While contractors, consultants and major mining companies have largely heeded this call; regulators have been less proactive. This could reflect a confusion over roles resulting from regulatory overlap between the three departments responsible for mining, water and labour. Current attempts to update local standards are therefore effectively stymied.
How it should work
The safe operation of tailings dams requires having the correct management structure in place.
Tailings dams are “living structures” that are incrementally grown or built to provide tailings capacity. Available capacity needs to be carefully balanced with wall building activities. To ensure failures do not occur, the growth of the dam needs to be managed and decisions made.
Decisions include planning wall building activities, releasing funds for wall raises, overseeing construction, planning new facilities, and if necessary stopping operations if available capacity is spent or compromised.
Legal applications to deposit tailings in the pit created by the historic mining operations at Jagersfontein suggest new space was being actively sought for the retreat operation. Planning a new tailings facility often requires the most management as regulatory approval time frames are difficult to predict. Therefore, clearly defined command chains are crucial.
The 1998 standard went some way to provide guidance on necessary management roles and responsibilities. While ultimate responsibility lies with the owner of a tailings dam, the standard makes provisions for the delegation of responsibilities to others. Key roles in this standard are a manager, an operator and a professional engineer.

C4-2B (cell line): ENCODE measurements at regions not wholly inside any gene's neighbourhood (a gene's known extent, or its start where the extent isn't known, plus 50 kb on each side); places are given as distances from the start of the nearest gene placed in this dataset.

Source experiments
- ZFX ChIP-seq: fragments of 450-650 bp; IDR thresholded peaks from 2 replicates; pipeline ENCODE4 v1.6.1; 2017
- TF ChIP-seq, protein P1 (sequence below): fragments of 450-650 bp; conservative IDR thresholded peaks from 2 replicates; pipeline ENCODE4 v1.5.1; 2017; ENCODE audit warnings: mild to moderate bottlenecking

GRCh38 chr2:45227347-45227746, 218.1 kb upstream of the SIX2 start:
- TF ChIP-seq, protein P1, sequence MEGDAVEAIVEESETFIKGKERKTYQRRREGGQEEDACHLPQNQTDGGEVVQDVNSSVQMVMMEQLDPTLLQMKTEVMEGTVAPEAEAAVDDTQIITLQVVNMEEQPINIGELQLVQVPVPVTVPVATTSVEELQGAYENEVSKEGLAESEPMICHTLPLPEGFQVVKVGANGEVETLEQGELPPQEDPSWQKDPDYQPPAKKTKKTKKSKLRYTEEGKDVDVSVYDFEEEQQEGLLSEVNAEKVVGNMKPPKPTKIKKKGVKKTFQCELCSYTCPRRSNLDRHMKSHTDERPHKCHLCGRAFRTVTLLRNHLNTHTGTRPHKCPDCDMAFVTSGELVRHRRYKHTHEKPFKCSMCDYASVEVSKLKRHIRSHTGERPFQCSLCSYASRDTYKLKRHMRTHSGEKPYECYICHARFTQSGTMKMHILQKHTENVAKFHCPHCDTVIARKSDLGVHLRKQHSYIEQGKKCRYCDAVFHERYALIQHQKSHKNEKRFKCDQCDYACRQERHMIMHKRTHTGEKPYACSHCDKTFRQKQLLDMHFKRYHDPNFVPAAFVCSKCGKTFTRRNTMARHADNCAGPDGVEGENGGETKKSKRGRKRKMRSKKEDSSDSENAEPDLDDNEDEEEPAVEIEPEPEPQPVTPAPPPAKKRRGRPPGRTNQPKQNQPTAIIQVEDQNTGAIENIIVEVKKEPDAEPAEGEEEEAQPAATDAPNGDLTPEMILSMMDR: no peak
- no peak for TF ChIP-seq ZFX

The manager has ultimate oversight over tailings dam decisions and on mines often carries the legal responsibility for health and safety for all activities. The operator manages and operates the dam. In many cases this role is outsourced to a specialised contractor. The professional engineer’s role is to design, inspect and provide assurance of the dam’s conformance to plans.
The local mining industry is currently updating the 1998 standard to ensure it’s aligned with the Global Industry Standard on Tailings Management. This update seeks to better define roles and integrate site level management with corporate management. This is so tailings dam owners are aware of the risks and costs required to safely operate their dams and provide agency to site staff to make and implement decisions.
As part of the update efforts, we surveyed local and international tailings practitioners to identify the skills and competencies of the individuals responsible for safe management of tailings.
Though there is a global shortage of skills, it is still vital that mine owners clearly define these roles for all their operations. The delay in updating the local standard is no excuse for owners not adopting best practice, particularly as extensive guidance is now available.
In the aftermath of the Jagersfontein failure much debate has surrounded the frequent changes in ownership of the operation. When ownership – and by implication responsibility – changes quickly, tailings dam safety can be compromised. Management roles and responsibilities need to be clearly defined to prevent tragedies. Furthermore, regulatory oversight needs to be clearly defined between departments.
Charles MacRobert, Senior lecturer, Stellenbosch University
This article is republished from The Conversation under a Creative Commons license. Read the original article.